An elliptic curve defined over a field $k$ is a smooth projective curve of genus $1$, plus a $k$-rational point. Every elliptic curve can be written in a Weierstrass form, i.e. as a plane cubic curve of the form $y^2 + a_1 x y + a_3 y = x^3 + a_2 x^2 + a_4 x + a_6$.

Now let $A$ and $B$ be two symmetric $4 \times 4$ matrices. Consider the curve $C$ in $\mathbb{P}^3$ defined by: $^tx A x = 0$, $^tx B x = 0$. If the homogeneous polynomial $\det(\lambda A + \mu B) \in k[\lambda, \mu]$ does not have multiple fators, then the curve $C$ is of genus $1$. Thus if there is a rational point on $C$, then one can define an elliptic curve.

My main question is: how can one deduce a Weierstrass form for such a curve?

By "how", I mean an algorithm which accepts $A$ and $B$ as inputs and gives the $a_i$'s as outputs.

For other models such as cubic plane curves, or hyperelliptic curves of degree $4$, I am aware of such algorithms. But I cannot find reference for this intersection model.

A secondary question is: is it possible to do "computations" directly on the curve $C$?

For example, if an elliptic curve is given as a cubic plane curve, i.e. by a homogeneous polynomial of degree $3$: $F(X, Y, Z) = 0$, then the addition law can be described easily by intersecting projective lines with the curve: if $O$ is the zero point and $P$, $Q$ are two points on the curve, then one can find the sum $P + Q$ as follows: intersect the line $PQ$ with the curve, call the third intersection $R$, then intersect the line $OR$ with the curve, and the third intersection is just $P + Q$.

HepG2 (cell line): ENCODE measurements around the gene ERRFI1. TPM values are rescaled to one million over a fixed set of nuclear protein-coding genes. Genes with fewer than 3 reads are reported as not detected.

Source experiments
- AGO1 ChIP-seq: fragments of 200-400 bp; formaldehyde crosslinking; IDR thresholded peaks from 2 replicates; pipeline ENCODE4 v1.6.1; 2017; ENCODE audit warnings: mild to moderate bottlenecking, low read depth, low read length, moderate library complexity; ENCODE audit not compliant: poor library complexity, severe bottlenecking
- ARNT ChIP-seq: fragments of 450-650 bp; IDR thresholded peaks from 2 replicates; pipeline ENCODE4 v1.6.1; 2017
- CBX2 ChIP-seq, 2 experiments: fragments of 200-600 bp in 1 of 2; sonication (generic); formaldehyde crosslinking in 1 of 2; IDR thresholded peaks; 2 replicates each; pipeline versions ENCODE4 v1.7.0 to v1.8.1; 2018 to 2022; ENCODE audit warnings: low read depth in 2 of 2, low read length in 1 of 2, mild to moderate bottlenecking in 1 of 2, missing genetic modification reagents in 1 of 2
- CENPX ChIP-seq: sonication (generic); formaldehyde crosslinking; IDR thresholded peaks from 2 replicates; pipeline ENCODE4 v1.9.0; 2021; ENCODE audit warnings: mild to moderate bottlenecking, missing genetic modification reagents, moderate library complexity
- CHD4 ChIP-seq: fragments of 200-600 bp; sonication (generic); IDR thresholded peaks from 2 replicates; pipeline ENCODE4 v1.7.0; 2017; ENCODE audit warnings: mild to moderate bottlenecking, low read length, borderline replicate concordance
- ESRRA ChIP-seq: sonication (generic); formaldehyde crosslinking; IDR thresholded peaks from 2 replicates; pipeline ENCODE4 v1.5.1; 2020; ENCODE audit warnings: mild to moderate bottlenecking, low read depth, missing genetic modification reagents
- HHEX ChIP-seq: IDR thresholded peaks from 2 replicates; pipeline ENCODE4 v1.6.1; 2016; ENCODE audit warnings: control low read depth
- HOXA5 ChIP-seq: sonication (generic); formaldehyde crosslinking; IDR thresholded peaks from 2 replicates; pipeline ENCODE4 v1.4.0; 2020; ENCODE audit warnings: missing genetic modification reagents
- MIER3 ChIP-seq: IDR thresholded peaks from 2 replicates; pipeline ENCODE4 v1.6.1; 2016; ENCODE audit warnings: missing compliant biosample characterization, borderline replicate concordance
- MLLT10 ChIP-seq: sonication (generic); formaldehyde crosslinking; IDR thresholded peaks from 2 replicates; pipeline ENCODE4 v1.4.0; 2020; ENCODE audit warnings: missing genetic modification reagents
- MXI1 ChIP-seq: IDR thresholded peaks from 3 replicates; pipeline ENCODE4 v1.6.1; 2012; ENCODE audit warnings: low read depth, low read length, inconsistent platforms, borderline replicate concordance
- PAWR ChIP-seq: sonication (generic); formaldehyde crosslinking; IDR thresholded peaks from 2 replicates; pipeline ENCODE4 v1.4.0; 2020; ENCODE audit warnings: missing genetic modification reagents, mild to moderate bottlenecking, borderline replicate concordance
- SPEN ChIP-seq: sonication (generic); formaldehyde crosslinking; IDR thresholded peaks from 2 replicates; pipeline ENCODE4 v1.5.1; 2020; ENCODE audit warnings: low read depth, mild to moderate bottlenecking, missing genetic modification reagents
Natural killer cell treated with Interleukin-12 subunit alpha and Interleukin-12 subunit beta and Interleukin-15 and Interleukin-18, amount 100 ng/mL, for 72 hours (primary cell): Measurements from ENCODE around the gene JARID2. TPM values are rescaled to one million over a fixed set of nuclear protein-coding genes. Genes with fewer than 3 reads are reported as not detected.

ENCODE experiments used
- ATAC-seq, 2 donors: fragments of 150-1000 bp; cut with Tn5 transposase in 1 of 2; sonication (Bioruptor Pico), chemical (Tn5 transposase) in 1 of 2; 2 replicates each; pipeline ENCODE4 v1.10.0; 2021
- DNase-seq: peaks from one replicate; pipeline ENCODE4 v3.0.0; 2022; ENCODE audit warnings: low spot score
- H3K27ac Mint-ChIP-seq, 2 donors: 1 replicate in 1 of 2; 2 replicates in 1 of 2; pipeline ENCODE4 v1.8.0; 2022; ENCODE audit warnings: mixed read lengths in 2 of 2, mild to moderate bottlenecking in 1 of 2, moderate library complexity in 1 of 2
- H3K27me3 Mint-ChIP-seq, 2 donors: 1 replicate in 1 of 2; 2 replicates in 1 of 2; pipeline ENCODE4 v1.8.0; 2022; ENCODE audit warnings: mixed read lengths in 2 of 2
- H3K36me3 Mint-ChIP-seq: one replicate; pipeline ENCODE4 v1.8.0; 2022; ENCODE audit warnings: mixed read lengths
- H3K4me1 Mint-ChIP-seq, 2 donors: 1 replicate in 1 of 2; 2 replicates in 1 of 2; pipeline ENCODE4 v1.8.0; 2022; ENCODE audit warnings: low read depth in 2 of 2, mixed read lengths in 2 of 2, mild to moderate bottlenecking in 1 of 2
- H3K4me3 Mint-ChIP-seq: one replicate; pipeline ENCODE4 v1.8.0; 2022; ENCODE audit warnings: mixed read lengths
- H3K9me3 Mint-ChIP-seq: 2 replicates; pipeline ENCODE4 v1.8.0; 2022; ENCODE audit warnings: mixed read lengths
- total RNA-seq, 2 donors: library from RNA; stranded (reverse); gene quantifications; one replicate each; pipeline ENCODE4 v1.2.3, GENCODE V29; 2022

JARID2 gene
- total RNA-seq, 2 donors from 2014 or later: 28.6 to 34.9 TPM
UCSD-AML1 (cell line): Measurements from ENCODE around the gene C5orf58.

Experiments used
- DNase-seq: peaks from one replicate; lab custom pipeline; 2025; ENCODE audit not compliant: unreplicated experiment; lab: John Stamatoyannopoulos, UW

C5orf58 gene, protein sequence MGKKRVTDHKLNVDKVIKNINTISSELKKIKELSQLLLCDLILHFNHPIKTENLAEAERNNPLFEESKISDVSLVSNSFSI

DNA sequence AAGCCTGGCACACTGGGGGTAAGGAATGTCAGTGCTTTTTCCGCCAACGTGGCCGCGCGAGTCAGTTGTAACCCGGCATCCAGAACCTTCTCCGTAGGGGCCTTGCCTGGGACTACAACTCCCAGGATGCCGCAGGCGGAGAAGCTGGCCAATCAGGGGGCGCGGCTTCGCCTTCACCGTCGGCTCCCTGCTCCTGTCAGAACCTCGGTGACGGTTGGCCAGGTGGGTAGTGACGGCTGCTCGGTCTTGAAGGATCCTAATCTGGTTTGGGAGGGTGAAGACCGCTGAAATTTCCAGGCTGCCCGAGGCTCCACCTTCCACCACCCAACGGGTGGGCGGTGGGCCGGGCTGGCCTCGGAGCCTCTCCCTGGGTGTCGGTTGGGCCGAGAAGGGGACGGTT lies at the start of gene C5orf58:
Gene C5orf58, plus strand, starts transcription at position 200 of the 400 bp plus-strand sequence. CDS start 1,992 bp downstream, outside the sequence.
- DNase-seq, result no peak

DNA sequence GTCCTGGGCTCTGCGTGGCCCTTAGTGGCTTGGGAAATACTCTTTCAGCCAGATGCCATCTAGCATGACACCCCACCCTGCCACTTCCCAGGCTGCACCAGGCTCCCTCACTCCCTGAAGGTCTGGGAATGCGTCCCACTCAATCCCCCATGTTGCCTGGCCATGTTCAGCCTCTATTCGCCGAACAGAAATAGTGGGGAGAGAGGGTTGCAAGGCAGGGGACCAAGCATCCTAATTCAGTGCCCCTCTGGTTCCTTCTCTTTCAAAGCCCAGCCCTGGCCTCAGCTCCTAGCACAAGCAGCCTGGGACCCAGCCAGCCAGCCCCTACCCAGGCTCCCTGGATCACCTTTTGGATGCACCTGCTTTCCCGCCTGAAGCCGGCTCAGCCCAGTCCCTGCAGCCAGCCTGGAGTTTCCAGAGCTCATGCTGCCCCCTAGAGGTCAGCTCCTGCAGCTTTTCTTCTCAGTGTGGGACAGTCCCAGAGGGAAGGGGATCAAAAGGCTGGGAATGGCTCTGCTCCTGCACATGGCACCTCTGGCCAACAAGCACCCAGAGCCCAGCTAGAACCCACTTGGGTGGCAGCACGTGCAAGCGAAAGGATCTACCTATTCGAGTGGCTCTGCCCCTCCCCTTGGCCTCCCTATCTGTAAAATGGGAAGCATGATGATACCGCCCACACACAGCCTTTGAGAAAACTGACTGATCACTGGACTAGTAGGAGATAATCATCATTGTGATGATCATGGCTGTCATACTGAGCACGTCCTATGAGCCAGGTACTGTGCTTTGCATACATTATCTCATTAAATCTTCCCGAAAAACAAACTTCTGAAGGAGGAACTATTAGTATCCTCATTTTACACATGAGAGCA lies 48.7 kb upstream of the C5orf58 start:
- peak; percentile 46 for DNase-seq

Is there a similar procedure in the model of intersection of quadric surfaces?

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    $\begingroup$ Whether the curve has a rational point or not, it is a 4-covering of its Jacobian (which is the elliptic curve you're looking for). So a more natural question is how to find a Weierstrass equation for the Jacobian, and this is something Magma can do: magma.maths.usyd.edu.au/magma/handbook/… . I believe this code is largely due to Tom Fisher. You might look in his publications for more information. $\endgroup$ Commented Jul 12, 2017 at 8:17
  • $\begingroup$ @MartinBright A super useful comment! So the subject is essentially 4-coverings of elliptic curves (or just genus one curves). I am now diving into the publications of Tom Fisher to look for clarifications and examples. Many thanks! $\endgroup$
    – WhatsUp
    Commented Jul 12, 2017 at 11:07

1 Answer 1


Regarding your main question, this is done in Cassels, Lectures on elliptic curves, $\S$ 8 (iv) p. 36. We may assume that the common rational point of the quadrics is $(X:Y:Z:T)=(0:0:0:1)$. Then the quadrics have the shape \begin{align*} Q_1 & = TL + R\\ Q_2 & = TM + S \end{align*} where $L,M$ (resp. $R,S$) are linear (resp. quadratic) in $X,Y,Z$. The polynomials $L,M$ are necessarily linearly independent, and eliminating $T$ gives the cubic equation \begin{equation*} P(X,Y,Z) = LS-RM=0. \end{equation*} So we are reduced to put a cubic into canonical form, which you know how to do.

Regarding your second question, it is indeed possible to work out the group law directly on the intersection $C$ of two quadric surfaces. This is explained in Husemöller, Elliptic curves, Introduction, $\S$ 8, p. 20. The idea is as follows: given two points $P,Q$ on $C$, consider the plane containing $O,P,Q$, and intersect it with $C$. By Bézout's theorem there will be 4 points of intersection, $O$, $P$, $Q$ and a fourth point $-(P+Q)$. The map $P \to -P$ is defined similarly.


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